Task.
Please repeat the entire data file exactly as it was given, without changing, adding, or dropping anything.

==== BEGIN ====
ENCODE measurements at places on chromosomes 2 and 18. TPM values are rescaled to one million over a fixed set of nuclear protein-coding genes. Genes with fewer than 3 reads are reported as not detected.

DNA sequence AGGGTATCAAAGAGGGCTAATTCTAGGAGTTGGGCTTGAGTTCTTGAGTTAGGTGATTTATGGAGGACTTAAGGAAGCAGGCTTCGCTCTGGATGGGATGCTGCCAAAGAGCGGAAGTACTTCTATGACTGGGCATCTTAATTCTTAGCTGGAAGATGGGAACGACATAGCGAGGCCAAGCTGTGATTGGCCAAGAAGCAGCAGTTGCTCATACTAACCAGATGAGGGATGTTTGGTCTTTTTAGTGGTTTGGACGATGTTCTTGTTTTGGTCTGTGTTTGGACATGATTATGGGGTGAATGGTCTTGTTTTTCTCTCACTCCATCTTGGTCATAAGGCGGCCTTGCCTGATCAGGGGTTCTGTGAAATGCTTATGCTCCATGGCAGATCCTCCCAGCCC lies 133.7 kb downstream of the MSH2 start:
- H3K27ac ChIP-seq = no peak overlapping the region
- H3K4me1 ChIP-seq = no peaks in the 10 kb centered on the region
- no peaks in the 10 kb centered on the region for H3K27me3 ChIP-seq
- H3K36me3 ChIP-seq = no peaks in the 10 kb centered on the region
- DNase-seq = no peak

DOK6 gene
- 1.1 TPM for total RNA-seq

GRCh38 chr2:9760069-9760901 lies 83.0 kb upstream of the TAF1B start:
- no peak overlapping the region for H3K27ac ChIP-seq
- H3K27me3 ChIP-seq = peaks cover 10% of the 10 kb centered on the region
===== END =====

ENCODE measurements at places on chromosomes 2 and 18. TPM values are rescaled to one million over a fixed set of nuclear protein-coding genes. Genes with fewer than 3 reads are reported as not detected.

DNA sequence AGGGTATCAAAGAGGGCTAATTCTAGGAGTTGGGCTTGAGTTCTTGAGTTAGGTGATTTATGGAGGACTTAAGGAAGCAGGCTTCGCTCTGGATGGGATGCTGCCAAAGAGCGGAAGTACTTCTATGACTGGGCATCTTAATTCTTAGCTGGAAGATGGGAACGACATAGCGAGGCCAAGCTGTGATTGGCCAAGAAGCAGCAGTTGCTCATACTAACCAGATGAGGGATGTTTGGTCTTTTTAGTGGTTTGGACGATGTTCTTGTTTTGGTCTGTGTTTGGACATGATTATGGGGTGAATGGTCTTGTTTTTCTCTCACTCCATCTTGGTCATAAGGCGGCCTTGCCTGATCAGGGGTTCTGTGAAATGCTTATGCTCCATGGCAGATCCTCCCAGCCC lies 133.7 kb downstream of the MSH2 start:
- H3K27ac ChIP-seq = no peak overlapping the region
- H3K4me1 ChIP-seq = no peaks in the 10 kb centered on the region
- no peaks in the 10 kb centered on the region for H3K27me3 ChIP-seq
- H3K36me3 ChIP-seq = no peaks in the 10 kb centered on the region
- DNase-seq = no peak

DOK6 gene
- 1.1 TPM for total RNA-seq

GRCh38 chr2:9760069-9760901 lies 83.0 kb upstream of the TAF1B start:
- no peak overlapping the region for H3K27ac ChIP-seq
- H3K27me3 ChIP-seq = peaks cover 10% of the 10 kb centered on the region